July 9, 2021
Unless you’ve lived through the highly scheduled and regimented days of teaching, you cannot understand how nonstop the work is. It’s like walking on a treadmill with no “Stop” button. Because of this, teachers know that the term “planning period” is a misnomer. The name implies that instructional planning will be done at this time, but my planning periods were spent making photocopies, answering email, and returning phone calls. Like most teachers, my planning occurred before and after school, at night, and on the weekends.
Yet, in stolen moments, I was constantly searching for new and better resources to support my lessons.
This dynamic has profound implications for what teachers are able to accomplish with and for their students. For all the talk of personalized learning and differentiation, there are only so many hours in the day. Teachers are caught between doing the greatest good for the greatest number of students and maintaining a work-life balance that is remotely reasonable. Constant tension exists between what students need and what teachers can realistically support.
Over the past 10 years, Renaissance has been working to address this constant pressure by assembling a comprehensive collection of educational resources within our Star Assessments suite. This library of resources now numbers more than 80,000. We want to make sure that Star users know this library exists and that it offers significant advantages over the content you might find elsewhere. A better understanding of these resources can save valuable time and greatly support teachers in meeting the wide range of instructional needs that exist in every classroom—needs that have only been heightened by the COVID-related disruptions.
Resources to connect assessment and instruction
So, what’s available? The educational resources in Star take two forms. First, there are instructional resources, such as videos, lesson plans, online interactives, and other activities designed to support the teaching of specific reading and math skills. Second, there are assessment resources, such as multiple-choice questions, open-ended/Depth of Knowledge questions, and performance tasks designed to assess students’ level of understanding of these skills.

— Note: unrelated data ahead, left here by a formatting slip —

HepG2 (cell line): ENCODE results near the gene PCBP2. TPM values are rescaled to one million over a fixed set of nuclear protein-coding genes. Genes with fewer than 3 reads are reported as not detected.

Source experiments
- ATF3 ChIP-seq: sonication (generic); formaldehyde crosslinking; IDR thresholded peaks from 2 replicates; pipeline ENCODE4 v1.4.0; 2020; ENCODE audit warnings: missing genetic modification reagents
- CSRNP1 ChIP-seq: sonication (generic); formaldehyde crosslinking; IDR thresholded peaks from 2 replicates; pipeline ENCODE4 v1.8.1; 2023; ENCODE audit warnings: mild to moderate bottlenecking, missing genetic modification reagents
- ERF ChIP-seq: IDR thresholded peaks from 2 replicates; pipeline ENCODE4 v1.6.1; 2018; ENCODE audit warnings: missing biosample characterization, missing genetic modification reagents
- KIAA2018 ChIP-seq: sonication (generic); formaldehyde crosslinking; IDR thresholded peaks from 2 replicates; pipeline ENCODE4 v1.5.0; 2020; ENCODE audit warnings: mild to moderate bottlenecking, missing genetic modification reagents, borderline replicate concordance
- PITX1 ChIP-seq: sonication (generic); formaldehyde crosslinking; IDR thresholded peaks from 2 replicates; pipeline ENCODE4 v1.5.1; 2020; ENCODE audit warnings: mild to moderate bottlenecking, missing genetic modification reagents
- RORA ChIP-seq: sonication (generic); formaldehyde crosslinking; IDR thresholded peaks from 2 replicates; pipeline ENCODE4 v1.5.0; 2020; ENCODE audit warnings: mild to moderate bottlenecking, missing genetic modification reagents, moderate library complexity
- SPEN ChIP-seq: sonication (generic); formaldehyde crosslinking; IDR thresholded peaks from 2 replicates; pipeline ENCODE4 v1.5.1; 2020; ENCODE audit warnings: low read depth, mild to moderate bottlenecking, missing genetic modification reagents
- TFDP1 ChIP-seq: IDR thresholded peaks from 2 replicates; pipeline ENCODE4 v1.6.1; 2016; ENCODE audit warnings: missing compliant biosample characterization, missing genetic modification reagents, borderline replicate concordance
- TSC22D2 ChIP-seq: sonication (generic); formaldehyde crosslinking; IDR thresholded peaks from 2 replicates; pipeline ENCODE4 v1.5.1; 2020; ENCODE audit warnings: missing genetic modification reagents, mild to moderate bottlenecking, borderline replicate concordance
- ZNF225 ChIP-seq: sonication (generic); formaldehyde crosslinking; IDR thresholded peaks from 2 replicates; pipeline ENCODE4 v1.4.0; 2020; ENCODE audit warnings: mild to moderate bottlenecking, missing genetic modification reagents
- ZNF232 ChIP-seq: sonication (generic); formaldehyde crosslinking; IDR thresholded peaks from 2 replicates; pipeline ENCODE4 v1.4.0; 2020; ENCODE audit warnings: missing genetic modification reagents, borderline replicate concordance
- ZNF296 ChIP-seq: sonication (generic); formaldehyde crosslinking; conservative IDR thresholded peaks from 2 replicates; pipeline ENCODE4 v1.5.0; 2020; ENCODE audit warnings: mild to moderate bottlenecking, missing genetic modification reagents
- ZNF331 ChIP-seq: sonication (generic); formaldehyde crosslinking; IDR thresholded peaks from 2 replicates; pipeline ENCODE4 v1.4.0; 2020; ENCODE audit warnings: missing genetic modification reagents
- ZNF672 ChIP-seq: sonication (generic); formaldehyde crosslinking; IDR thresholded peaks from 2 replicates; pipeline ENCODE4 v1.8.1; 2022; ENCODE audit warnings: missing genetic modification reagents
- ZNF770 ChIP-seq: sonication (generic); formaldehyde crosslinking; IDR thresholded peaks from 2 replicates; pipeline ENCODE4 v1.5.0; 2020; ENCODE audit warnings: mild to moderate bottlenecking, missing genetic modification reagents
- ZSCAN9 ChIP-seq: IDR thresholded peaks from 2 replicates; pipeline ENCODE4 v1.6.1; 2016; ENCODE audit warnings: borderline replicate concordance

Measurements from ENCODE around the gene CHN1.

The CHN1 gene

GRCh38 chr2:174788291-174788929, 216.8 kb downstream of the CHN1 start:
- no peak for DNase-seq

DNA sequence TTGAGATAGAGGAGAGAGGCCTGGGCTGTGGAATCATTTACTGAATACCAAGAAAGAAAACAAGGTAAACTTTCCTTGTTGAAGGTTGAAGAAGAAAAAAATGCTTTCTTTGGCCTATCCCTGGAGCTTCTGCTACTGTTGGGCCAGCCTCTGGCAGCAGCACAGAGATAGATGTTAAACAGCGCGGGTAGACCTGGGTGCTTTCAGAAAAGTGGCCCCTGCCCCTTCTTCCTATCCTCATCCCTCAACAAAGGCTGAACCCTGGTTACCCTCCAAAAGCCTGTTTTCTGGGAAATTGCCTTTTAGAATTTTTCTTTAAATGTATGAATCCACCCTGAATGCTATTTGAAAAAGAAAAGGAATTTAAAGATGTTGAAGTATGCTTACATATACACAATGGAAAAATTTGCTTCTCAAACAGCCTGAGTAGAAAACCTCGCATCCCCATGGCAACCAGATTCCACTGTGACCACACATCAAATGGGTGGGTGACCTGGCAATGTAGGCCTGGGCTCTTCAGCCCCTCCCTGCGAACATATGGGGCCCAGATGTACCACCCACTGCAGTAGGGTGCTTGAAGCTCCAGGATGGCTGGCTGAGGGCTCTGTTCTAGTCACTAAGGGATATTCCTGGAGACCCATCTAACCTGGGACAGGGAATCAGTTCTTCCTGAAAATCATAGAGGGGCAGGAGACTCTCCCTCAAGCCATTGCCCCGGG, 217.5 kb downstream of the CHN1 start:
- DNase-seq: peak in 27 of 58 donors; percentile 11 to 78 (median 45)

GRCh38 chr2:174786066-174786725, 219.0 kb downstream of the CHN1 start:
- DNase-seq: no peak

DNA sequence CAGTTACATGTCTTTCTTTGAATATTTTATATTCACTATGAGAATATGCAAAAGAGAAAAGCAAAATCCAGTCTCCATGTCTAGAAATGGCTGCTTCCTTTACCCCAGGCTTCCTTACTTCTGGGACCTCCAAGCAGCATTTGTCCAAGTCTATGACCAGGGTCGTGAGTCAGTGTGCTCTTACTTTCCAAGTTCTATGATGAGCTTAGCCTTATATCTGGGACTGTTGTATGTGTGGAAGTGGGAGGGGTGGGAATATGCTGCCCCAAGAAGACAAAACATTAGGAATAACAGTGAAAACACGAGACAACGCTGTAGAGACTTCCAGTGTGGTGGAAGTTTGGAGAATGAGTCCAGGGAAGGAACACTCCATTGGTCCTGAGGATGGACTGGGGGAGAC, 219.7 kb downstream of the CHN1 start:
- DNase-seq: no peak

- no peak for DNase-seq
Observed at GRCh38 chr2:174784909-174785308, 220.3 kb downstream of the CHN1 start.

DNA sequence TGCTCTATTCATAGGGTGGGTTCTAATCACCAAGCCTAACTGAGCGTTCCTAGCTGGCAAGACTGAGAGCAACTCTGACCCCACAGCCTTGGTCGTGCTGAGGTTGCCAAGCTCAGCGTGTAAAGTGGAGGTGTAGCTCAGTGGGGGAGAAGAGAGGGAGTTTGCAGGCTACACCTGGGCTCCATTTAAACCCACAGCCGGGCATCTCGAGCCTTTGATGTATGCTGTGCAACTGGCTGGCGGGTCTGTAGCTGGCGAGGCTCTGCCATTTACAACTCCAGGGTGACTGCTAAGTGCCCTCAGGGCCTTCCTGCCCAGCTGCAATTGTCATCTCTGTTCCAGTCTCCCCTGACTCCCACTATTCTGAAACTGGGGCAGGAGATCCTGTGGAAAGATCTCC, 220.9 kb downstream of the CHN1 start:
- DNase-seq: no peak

These resources come from both Renaissance and a wide variety of third-party providers. For example, every Khan Academy math video has been indexed against the skills in Star’s learning progression, meaning that if there is a Khan Academy video that you could use to teach a skill that is within range for your students, you’ll see the link to that video. Other popular third-party resource providers include:
While many of these resources would also be available to teachers if they went directly to the various provider websites, working in Star offers several advantages:
- A single sign-on (SSO) experience, meaning that once you’re logged in to Star, you will not need to create accounts for the individual provider sites or remember multiple passwords. Instead, you’ll see resources from multiple providers within the Star Assessments Planner.
- Direct alignment between suggested resources and the skills your students are ready to learn, meaning that you do not need to browse through multiple webpages and topics looking for appropriate resources.
- A detailed certification process, meaning that all resources are reviewed for quality, rigor, classroom appropriateness, and standards alignment before they’re made available in Star—and are then regularly re-reviewed as well.
What makes Star’s resource collection so unique?
While several other assessment companies also pair educational resources with their interim tests and could claim an experience similar to what I’ve outlined above, there are key aspects of Renaissance’s approach that are truly unique.